1. Introduction

The PopVision Analysis Library (libpva) is part of the Poplar SDK and can be used for programmatic analysis of Poplar profiling information.

The library provides both C++ and Python APIs that can be used to query the Poplar profiling information.

This document describes the features of libpva and will use Python for most of the examples.

For details of the API refer to Section 2, PopVision Analysis library C++ API or Section 3, PopVision Analysis library Python API.

1.1. Capturing IPU reports

In order to use libpva you must first generate a profile of your application. The simplest way is to use the POPLAR_ENGINE_OPTIONS environment variable and set the autoReport.all option to true.

For instance to collect a profile report from my_application.py, set the environment variable and the profile.pop file will be created in the current working directory:

$ POPLAR_ENGINE_OPTIONS='{"autoReport.all":"true"}' python3 my_application.py

1.2. Opening a report

Once you have generated a report, you can open it by calling the openReport() function and passing the location of the report:

import pva

report = pva.openReport("./profile.pop")

If you are using Poplar, there is a convenience method, poplar::Engine::getReport(), that you can use to open a report. This is useful because the report has a temporary filename until the engine is destroyed, when it will be renamed to profile.pop

auto report = engine.getReport();

1.3. Reading a report

After you have opened the report you can query it for information on the compilation and execution of your application. The following sections describe common queries.

1.3.1. Reading target information

You can read information about the target from the target object. More information can be found in the description of the Target class.

numIpus = report.compilation.target.numIPUs
numReplicas = report.compilation.target.numReplicas

1.3.2. Reading memory usage by tile

You can read information about how much memory is used on each tile:


Or sum the total across all tiles:

sum(tile.memory.alwaysLiveBytes for tile in report.compilation.tiles)

1.3.3. Reading the liveness information

To look at liveness information for each program step you can iterate over the livenessProgramSteps array

for step in report.compilation.livenessProgramSteps:
    totalNotAlwaysLive += step.notAlwaysLiveBytes

Each step relates to a Poplar program instance. To view the details of the programs you have to create a ProgramVisitor class. The appropriate visit method will then be called depending on the type of the program.

class MyVisitor(pva.ProgramVisitor):
    def visitOnTileExecute(self, onTileExecute):
        # Details of the on tile execute
        totalNumVertices += len(onTileExecute.computeset.vertices)

    def visitDoExchange(self, doExchange):
        # Details of the exchange program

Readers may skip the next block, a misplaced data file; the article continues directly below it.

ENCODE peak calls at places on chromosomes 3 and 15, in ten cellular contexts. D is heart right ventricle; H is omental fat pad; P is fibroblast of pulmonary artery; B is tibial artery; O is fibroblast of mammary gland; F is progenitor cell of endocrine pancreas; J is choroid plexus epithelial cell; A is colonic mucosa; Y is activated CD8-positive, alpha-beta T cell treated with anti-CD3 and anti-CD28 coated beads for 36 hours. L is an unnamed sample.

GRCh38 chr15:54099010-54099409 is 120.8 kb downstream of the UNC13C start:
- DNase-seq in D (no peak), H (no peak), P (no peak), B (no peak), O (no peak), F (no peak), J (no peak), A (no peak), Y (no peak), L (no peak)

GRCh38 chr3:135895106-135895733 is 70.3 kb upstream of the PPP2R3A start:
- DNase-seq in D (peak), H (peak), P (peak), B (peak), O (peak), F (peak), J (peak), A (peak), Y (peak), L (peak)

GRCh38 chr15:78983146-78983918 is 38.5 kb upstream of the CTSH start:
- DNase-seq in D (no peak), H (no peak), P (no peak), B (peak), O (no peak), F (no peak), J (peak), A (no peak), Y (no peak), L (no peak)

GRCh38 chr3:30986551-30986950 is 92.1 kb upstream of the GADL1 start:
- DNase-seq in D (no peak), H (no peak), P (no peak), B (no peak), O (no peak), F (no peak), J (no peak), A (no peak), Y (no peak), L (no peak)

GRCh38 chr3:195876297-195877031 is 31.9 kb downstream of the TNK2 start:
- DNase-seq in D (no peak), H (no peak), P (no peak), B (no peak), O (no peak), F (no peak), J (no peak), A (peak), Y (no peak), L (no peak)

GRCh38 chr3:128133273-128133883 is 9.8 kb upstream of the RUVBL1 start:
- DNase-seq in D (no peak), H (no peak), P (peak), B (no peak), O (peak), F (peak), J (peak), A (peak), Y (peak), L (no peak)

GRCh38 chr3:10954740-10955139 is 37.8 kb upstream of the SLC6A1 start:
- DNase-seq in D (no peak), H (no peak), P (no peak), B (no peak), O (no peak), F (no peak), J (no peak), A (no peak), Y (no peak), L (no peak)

myVisitor = MyVisitor()
for step in report.compilation.livenessProgramSteps:

1.3.4. Reading the execution steps

The preceding examples read information based on the compilation of an application. When an application is executed and the Poplar instrumentation is enabled then the report will also contain the execution profile. Instrumentation is enabled by default when autoReport.all is set to true.

You can iterate over the execution steps and query how many cycles each step took. A step refers to an execution of a Poplar Program object, for instance an OnTileExecute or a DoExchange program.

for step in report.execution.steps:
    # It is possible that a step could contain more than 1 compute set
    if len(step.computeSets) > 1 :
        totalCycles = sum(step.computeSets[0].cyclesByTile)

Again you can use the visitor, as described above, to inspect the details of the program.

1.3.5. Debug contexts

In addition to the profile.pop file, Poplar can output a debug.cbor file which contains information about debug contexts. This file is written if the autoReport.outputDebugInfo Poplar engine option is set to true or if the autoReport.enable option is set to true. libpva can load debug.cbor alongside profile.pop and report information about debug contexts:

import pva
report = pva.openReport("profile.pop", "debug.cbor")

Debug contexts provide information about higher level operations in your application and how they map to Poplar programs. The debug contexts form a tree structure. For example, a TensorFlow operation has a corresponding debug context, each PopLibs API call generated by that TensorFlow operation also has a debug context, and the PopLibs debug contexts are children of the TensowFlow operation’s debug context.

Viewing the top-level debug contexts gives an overview of the operations carried out by the application:

# Print all top-level debug contexts, i.e. those without a parent
debugContextFilter = pva.pva_core.DebugContextFilter(False)
for debugContext in report.compilation.debugContexts(debugContextFilter):

By looking at the debug contexts of a program, the parents of those debug contexts, and so on, it is possible to see which high-level operation this program is a part of:

program = report.compilation.programs[0]
for debugContext in program.debugContexts:

Alternatively, looking at what programs are contained within a debug context gives information about what lower-level processing is required to carry out a high-level operation:

debugContextFilter = pva.pva_core.DebugContextFilter(False)
debugContexts = report.compilation.debugContexts(debugContextFilter)
debugContext = debugContexts[0]
for program in debugContext.programs():